In Comment magazine, Joan Lockwood O’Donovan has published a review of Alan Jacobs’ new book, The Book of Common Prayer: A Biography. She writes:
This is a concise history of the Anglican Book of Common Prayer over 450 years, from its genesis and reception in the English Reformation to its supersession by the proliferation of alternative Anglican liturgies in the second half of the twentieth century. The history traverses the successive versions of the BCP, the controversies and contests (ecclesiological and political) issuing in and from them, the shifting emphases of English worship, the cumulative and changing cultural and spiritual impact of its liturgies on the people of Great Britain, her colonies and ex-colonies, and finally, the subversion and eclipsing of these liturgies by modern developments.
The backbone of Jacobs’s “biography” is the original prayer book of 1549 and its revision of 1552, both largely the work of Thomas Cranmer who, as Archbishop of Canterbury in the minority reign of King Edward VI (1547-1553), was primarily responsible for producing a single liturgical order in English for the reformed worship of the church in the king’s territories. Replacing the multiple books required by the various Latin rites of the Roman church, Cranmer laid out, under the cover of one book, liturgies for all the services of the English church: notably, for Morning and Evening Prayer, the Litany, Holy Communion, Baptism, Confirmation (with Catechism), Matrimony, Visitation of the Sick, Burial, the Ordering of Deacons and Priests, and the Consecration of Bishops.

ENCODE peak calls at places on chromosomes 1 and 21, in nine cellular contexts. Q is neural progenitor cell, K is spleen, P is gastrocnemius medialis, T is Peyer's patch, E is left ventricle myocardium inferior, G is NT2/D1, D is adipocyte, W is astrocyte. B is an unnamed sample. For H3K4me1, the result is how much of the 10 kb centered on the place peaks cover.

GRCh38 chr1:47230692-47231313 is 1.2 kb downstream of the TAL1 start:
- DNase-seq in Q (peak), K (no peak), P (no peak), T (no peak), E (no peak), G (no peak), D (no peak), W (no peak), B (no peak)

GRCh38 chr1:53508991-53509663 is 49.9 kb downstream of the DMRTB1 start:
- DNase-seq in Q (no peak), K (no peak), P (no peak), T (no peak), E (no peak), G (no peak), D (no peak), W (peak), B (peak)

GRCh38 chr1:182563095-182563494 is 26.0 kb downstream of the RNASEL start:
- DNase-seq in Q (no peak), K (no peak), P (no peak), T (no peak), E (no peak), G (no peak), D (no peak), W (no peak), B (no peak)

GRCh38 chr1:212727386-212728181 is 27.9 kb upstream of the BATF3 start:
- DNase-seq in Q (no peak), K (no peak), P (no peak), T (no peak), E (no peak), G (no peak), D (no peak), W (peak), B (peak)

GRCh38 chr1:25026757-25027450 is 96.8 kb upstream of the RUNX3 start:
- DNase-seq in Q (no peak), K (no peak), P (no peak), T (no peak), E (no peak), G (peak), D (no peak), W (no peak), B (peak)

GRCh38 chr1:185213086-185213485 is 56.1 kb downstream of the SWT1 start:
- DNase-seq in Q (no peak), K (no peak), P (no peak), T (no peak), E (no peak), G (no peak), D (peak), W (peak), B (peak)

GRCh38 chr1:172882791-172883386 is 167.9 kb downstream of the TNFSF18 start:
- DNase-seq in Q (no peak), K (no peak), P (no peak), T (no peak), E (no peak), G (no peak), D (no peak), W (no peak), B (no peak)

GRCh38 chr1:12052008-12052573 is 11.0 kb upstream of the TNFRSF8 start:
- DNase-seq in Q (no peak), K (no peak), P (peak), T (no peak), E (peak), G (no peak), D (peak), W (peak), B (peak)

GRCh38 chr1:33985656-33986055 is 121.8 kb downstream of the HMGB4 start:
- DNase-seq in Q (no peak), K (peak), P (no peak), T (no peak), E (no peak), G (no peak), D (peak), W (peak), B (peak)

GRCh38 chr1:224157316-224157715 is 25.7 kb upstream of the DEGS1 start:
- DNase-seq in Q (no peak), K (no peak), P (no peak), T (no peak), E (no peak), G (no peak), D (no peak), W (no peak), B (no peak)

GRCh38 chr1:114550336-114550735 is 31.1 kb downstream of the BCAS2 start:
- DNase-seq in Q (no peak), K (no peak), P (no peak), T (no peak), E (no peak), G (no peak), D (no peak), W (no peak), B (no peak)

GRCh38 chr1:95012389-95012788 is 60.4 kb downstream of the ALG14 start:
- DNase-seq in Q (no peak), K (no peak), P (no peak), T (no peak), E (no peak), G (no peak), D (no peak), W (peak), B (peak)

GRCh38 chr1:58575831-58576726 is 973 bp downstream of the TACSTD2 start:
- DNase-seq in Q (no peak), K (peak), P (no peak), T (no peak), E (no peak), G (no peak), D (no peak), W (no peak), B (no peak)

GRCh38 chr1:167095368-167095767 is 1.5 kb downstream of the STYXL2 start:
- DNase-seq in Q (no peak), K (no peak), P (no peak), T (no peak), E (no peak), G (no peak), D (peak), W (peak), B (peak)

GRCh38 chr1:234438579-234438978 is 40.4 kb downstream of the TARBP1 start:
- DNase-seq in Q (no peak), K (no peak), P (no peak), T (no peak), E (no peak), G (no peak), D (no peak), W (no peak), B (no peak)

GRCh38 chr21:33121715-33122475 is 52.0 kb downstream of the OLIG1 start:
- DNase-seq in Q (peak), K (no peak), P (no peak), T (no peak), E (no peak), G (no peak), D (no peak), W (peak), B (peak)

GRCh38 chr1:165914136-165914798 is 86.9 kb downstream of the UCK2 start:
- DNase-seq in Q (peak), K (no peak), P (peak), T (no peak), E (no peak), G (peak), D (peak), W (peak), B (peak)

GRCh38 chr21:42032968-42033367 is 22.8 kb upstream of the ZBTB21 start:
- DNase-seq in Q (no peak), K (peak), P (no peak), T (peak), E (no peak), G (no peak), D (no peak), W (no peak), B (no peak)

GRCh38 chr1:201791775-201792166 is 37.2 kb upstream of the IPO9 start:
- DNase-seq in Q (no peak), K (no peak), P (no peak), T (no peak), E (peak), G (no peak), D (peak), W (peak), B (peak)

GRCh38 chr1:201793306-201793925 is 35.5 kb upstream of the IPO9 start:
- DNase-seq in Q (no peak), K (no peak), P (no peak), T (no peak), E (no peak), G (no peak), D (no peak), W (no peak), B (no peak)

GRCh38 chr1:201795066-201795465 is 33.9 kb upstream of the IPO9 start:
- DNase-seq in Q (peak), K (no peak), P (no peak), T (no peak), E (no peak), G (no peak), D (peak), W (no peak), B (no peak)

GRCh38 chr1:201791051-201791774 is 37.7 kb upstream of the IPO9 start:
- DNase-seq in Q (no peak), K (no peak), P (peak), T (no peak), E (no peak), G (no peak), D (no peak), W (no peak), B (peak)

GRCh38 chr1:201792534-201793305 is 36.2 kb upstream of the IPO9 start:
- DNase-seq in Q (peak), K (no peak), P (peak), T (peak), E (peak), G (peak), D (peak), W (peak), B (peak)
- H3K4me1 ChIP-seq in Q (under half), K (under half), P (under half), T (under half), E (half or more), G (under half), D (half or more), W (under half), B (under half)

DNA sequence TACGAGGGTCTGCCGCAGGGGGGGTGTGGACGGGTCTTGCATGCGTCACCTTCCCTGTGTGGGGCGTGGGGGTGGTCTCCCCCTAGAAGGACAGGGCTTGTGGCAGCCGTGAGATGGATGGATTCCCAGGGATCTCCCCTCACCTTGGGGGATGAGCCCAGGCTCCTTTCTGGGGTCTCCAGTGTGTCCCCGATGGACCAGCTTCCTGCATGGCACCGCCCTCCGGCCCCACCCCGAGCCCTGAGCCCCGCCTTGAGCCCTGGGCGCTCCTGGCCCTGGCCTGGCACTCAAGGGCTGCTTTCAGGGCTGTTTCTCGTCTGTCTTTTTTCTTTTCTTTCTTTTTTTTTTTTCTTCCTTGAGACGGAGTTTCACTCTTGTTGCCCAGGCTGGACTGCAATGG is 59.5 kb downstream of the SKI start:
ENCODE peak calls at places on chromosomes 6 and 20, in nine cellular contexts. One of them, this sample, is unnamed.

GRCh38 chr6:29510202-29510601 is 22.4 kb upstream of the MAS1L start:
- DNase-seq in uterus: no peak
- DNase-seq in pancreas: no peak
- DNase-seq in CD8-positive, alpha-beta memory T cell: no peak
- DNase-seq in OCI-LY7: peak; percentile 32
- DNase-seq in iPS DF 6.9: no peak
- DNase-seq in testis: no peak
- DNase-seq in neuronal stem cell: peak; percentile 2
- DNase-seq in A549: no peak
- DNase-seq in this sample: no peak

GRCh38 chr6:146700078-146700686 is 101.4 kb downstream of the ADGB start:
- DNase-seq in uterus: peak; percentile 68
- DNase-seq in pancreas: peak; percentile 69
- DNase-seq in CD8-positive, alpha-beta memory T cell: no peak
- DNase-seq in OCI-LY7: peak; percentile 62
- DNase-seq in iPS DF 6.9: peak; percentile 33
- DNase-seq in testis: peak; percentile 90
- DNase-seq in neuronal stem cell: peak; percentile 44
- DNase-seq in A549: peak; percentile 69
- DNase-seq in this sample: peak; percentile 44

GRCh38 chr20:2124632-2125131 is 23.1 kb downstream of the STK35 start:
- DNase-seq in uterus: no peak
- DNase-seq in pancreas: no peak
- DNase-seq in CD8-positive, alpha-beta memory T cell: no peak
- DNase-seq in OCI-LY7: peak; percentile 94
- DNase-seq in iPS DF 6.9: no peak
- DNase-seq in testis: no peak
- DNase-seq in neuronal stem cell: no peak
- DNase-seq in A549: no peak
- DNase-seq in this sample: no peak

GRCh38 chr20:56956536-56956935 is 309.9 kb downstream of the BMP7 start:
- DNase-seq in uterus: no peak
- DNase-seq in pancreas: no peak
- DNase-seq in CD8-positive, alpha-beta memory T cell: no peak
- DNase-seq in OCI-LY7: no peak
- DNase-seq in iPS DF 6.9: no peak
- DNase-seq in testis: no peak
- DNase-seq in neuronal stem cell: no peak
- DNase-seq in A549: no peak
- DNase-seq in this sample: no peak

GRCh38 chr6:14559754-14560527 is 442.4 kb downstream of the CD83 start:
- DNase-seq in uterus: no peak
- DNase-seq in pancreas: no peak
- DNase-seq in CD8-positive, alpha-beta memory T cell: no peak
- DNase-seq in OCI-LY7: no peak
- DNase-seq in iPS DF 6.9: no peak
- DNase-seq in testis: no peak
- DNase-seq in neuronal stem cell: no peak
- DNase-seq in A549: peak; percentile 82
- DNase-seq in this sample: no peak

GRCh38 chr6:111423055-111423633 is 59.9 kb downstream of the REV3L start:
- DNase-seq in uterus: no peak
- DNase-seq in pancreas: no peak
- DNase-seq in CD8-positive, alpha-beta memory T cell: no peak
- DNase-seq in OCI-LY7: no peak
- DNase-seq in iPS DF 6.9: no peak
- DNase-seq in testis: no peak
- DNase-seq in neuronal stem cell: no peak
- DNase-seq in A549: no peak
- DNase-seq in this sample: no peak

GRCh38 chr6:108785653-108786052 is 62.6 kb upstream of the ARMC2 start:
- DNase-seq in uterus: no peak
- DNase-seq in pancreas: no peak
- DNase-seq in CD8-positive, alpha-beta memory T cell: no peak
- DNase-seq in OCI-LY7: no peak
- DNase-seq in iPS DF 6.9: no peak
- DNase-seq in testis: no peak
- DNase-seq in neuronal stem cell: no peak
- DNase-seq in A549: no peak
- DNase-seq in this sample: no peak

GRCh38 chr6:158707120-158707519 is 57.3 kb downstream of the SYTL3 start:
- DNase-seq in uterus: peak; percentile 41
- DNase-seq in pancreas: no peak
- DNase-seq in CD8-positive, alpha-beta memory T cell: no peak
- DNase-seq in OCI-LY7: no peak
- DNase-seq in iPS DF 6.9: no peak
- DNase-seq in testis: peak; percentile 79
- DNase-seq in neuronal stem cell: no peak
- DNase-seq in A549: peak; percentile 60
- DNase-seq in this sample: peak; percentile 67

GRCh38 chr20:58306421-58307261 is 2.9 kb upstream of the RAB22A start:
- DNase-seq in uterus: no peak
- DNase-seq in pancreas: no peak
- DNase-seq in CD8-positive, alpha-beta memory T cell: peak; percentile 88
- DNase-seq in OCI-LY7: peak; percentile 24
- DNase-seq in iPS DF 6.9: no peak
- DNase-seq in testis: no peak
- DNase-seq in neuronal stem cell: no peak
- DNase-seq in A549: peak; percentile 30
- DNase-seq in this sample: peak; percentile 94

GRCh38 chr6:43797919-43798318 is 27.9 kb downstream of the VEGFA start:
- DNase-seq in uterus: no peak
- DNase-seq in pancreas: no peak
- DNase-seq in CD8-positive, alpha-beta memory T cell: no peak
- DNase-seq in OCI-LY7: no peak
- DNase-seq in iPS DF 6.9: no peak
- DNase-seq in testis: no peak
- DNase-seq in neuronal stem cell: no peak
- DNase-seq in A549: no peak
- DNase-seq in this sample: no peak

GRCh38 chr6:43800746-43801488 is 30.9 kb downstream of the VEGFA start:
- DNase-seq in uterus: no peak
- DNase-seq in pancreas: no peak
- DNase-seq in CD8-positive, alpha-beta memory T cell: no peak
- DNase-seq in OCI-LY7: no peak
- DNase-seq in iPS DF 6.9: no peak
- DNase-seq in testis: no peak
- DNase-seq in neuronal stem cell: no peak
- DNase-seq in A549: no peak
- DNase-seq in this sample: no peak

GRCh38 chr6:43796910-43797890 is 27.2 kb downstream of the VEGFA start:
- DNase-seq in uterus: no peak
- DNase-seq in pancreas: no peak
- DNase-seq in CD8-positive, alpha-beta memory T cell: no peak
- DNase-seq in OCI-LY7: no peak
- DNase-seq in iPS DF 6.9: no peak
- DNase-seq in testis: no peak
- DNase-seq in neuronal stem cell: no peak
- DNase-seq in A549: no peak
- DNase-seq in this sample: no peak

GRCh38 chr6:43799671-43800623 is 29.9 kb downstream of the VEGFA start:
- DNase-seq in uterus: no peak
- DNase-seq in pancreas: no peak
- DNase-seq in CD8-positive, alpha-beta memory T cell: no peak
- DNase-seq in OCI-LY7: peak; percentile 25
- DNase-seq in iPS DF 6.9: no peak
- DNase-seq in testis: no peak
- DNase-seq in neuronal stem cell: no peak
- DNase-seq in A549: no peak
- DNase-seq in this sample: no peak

It is because these foundational books, and their successors of 1559, 1604, and 1662, conveyed a good deal of linguistic and theological coherence and continuity that they could sustain the church’s preaching, teaching, pastoral, and sacramental ministries over the generations, while regularly attracting fierce dissent. Equally, however, certain discernible tensions within and among the early books operated to fan the flames of controversy and division among clergy and laity. Precisely because liturgies are not theoretical treatises but forms of devotional worship, they are highly vulnerable to diverging theological and aesthetic interpretations and assessments, bound up in varying degrees with partisan ecclesiastical and political loyalties. Jacobs strives in his historical account to give due weight to both the continuities and tensions within and among the Tudor prayer books and, as well, to the part played by ecclesiastical and political partisanship in their ongoing reception.